697 wordsThere are blatantly bad user interfaces such as the MacOS X Finder or MS Office. If things are really bad, that's quite obvious and you'll curse them. But then there are what I like to call 'subtly bad user interfaces', those won't break you but they'll make you hesitate for a second and be irritated. I guess they mostly exist due to negligence and the people building things not actually using them. These little quirks can be found everywhere and I'll offer three examples here.
The old tumble dryer had a quirk. You had to keep the button pressed for a moment in order to start its cycle. If you failed to do that within a minute the Euro you inserted would be lost. Thus there was a little sign telling you to keep it pressed for a few seconds. This was irritating but once you got into the habit, it worked.
Then, one of the dryers broke and was replaced by a current model. It's a nice dryer with a fancy light on the inside. But its buttons work differently. The dryer will start immediately after you release the button. In particular that means keeping the button pressed as you're used to won't do anything. Then you decide to try again and before you can do so the machine will start. This doesn't give you the satisfaction of actually having started the machine.
I think two rules were broken here: 'Don't have buttons or other elements of your user interface that don't work as expected'. And 'Don't change the way things work'.
But what if the display on the platform won't list Göttingen as a stop because it doesn't have space for all of them? And what if even the display inside the train won't list Göttingen, although 80% of the screen are empty. Wouldn't you at least question your memory regarding the timetable information? I know that I do. I find this confusing. If you display information you should ensure that the display is accurate and complete. If you can't do that you should make sure the deficiencies of the displayed information are clear.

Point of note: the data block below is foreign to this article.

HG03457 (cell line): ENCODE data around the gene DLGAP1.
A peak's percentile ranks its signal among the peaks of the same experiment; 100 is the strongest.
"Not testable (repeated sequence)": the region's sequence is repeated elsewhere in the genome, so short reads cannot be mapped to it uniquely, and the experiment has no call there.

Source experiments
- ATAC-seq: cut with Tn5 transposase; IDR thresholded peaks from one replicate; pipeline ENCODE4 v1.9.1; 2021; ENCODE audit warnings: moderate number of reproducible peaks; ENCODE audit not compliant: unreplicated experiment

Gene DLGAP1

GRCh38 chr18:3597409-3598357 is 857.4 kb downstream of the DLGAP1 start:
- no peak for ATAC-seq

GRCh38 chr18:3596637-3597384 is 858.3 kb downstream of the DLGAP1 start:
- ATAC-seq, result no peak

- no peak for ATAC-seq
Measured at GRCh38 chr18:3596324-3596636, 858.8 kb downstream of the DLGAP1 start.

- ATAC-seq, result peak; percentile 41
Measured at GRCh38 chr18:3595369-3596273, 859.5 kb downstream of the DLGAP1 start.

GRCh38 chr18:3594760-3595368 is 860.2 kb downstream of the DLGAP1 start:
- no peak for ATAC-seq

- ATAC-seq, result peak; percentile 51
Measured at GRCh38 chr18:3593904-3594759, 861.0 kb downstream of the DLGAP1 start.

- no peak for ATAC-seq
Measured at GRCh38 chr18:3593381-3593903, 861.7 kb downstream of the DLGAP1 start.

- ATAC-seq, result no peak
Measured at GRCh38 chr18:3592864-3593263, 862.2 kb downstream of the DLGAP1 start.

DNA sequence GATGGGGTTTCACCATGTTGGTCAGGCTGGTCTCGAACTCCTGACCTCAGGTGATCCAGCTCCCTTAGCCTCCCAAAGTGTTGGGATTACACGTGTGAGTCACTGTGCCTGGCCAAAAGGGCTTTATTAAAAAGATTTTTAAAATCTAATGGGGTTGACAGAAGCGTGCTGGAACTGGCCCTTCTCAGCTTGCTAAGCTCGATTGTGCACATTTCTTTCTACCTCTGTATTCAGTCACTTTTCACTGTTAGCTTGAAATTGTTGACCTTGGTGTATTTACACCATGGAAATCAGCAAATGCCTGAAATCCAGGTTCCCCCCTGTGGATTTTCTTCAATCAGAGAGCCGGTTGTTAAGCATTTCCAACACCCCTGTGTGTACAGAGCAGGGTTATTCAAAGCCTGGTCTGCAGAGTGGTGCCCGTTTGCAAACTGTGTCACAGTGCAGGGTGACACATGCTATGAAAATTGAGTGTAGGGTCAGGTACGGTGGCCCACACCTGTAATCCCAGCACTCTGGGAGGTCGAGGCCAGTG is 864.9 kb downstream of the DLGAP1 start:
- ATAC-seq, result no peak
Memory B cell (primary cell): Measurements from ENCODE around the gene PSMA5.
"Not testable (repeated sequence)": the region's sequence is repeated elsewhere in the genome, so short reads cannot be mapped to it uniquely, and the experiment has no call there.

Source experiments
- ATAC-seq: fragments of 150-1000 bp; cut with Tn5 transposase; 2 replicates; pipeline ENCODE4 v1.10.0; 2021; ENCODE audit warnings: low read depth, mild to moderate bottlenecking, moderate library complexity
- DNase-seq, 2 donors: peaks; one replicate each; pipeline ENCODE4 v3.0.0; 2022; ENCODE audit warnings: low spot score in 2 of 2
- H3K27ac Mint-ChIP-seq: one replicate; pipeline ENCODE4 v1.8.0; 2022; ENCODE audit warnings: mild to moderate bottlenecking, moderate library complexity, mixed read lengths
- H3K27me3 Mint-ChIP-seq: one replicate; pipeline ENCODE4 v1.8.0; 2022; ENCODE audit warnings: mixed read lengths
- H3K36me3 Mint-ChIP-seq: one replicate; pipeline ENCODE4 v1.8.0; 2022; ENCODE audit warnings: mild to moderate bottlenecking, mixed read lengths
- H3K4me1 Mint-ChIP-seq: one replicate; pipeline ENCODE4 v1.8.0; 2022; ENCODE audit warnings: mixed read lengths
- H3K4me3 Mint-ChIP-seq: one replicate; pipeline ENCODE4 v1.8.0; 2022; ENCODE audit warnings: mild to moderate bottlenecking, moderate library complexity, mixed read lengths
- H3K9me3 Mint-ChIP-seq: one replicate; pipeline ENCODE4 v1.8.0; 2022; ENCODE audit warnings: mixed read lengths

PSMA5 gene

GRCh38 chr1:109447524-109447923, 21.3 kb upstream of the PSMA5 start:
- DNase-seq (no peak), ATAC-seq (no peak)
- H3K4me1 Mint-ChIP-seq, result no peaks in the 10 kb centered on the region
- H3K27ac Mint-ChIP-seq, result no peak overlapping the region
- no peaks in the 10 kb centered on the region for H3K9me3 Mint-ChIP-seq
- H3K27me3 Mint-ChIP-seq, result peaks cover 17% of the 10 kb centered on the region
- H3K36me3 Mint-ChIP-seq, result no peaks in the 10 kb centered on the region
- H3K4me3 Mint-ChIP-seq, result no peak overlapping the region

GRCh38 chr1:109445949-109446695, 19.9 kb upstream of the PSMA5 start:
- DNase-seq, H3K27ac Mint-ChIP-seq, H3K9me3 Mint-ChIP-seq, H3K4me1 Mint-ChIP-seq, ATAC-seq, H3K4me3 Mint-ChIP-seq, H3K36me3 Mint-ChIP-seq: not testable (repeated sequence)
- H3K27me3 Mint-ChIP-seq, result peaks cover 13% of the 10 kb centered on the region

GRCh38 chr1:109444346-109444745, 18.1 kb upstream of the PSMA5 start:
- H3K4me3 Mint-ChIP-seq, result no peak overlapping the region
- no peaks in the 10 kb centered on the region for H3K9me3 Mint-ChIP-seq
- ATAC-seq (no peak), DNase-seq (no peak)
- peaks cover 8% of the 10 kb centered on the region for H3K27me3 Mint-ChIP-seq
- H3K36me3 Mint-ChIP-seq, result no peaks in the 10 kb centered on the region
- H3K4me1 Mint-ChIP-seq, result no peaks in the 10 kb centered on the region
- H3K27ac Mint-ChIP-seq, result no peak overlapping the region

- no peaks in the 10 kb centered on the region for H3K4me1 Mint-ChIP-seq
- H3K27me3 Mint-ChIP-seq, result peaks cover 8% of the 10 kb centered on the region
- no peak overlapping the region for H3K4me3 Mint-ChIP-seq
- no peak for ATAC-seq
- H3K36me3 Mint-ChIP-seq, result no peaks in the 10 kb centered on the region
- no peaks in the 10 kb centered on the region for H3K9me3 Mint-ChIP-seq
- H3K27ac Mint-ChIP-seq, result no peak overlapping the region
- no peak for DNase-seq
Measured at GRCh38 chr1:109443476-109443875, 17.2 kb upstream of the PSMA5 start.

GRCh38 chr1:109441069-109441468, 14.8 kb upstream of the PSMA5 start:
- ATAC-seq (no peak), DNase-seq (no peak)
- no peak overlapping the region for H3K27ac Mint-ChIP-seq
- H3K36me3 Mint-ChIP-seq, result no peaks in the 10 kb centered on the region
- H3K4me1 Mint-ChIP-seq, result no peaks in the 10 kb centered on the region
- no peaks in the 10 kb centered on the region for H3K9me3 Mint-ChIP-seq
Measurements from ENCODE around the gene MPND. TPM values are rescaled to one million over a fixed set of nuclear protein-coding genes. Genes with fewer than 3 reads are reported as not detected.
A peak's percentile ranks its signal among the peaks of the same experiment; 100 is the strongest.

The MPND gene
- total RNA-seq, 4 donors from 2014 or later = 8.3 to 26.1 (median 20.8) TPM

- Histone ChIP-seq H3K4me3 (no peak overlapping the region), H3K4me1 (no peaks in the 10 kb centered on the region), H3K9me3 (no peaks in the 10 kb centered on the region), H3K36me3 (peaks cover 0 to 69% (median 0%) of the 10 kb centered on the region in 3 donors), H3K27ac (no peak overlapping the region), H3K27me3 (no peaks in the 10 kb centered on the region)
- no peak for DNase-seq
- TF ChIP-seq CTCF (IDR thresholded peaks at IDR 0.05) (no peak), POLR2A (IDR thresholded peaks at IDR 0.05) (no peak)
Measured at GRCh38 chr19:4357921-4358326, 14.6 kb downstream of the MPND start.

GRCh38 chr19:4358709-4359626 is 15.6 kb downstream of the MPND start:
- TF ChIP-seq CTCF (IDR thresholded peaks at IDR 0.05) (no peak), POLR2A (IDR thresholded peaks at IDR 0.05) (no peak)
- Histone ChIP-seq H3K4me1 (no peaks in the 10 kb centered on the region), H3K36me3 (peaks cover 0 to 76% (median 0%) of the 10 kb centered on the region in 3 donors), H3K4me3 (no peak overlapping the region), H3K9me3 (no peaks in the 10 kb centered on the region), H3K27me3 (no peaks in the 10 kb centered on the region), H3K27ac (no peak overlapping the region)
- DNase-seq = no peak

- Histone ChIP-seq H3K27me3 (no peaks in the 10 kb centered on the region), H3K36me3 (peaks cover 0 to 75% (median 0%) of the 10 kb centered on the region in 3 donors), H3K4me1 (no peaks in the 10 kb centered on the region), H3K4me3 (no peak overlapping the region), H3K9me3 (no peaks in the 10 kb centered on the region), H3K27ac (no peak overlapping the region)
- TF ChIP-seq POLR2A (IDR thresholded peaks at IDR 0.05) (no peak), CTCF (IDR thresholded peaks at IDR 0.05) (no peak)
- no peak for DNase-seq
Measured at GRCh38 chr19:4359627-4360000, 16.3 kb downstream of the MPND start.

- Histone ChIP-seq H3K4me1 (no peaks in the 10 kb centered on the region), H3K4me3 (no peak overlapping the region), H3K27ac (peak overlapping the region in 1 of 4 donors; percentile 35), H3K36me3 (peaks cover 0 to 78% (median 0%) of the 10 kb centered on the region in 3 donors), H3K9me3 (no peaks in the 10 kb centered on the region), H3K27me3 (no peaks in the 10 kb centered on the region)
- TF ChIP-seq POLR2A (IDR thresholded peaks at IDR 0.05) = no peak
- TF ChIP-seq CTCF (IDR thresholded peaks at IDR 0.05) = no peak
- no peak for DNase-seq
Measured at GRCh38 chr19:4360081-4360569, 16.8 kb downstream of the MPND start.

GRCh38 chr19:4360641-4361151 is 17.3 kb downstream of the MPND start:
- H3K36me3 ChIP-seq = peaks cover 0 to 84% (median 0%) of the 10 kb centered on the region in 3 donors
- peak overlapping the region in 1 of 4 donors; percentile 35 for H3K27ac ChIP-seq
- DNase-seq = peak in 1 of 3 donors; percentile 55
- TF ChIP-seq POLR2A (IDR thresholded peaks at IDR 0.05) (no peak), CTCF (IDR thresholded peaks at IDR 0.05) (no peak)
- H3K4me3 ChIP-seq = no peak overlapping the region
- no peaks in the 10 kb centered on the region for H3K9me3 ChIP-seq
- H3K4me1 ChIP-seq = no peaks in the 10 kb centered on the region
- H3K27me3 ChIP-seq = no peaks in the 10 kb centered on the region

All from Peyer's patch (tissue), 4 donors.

guidelines for a comprehensive list of mouse pointers in their human interface guidelines. Those include the 'copy' and 'alias' pointers that are known from the Finder. Having them around should be a good idea.
Unfortunately their usage isn't consistent. In facts it is inconsistent even in Apple's own applications. Drag something to the Finder's sidebar and you won't get a special pointer at all. Drag it to the toolbar and you'll get a 'copy' cursor as you will when adding songs to a playlists in iTunes. You'll probably be able to find more of these examples on your own. How are people going to understand the meaning of those different cursors if they aren't used consistently? The meaning of things is given by seeing them in use (... or so if you've read too much Wittgenstein).
Apple's documentation also has pictures of the lovely old 'counting down hand' cursor that was found in classic Mac installers. Being able to watch it made the wait much more pleasant. While abandoning that cursor seems to be a sound design decision for a change – progress indicators should be asynchronous – I still miss the pretty animation. – And it's so iPod-esque these days.
The relatively minor inconsistancies you speak of are typical on a new rollout of an operating system. They will go away just in time for the next system to be unvailed with its new set of inconsistancies. Get used to it. In general, OS X v. 10.3 is fast, functional and intuitive. Comparing it to MS Office is hardly valid.